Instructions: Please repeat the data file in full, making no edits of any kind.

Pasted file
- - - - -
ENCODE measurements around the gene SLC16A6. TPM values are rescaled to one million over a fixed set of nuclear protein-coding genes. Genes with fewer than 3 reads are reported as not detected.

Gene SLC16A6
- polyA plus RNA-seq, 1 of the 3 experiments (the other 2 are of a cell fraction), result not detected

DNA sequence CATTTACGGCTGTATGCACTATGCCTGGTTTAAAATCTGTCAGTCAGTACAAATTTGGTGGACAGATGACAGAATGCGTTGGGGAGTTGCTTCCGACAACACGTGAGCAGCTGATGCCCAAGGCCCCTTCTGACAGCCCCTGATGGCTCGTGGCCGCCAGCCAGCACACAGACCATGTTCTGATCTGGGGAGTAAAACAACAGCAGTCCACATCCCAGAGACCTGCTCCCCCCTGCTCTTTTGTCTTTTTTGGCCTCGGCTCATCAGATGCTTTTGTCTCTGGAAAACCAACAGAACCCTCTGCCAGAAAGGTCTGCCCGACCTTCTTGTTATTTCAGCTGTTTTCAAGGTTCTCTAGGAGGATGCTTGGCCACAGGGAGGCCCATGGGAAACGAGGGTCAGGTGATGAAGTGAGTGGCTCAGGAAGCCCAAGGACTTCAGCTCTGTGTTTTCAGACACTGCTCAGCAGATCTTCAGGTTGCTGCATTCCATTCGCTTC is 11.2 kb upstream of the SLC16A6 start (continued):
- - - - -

ENCODE measurements around the gene SLC16A6. TPM values are rescaled to one million over a fixed set of nuclear protein-coding genes. Genes with fewer than 3 reads are reported as not detected.

Gene SLC16A6
- polyA plus RNA-seq, 1 of the 3 experiments (the other 2 are of a cell fraction), result not detected

DNA sequence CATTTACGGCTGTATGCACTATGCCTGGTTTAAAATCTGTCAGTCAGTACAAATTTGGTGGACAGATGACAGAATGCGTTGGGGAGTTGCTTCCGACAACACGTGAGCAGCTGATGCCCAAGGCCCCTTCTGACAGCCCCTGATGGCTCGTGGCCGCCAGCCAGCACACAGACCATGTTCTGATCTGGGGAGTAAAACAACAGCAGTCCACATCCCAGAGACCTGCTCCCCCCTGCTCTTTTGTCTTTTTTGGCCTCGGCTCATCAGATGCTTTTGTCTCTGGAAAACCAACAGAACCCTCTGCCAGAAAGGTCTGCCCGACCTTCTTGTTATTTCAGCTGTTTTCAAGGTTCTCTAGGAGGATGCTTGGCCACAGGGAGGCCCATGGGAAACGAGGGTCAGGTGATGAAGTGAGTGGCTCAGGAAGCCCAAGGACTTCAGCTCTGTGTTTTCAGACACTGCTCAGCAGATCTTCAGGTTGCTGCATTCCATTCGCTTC is 11.2 kb upstream of the SLC16A6 start (continued):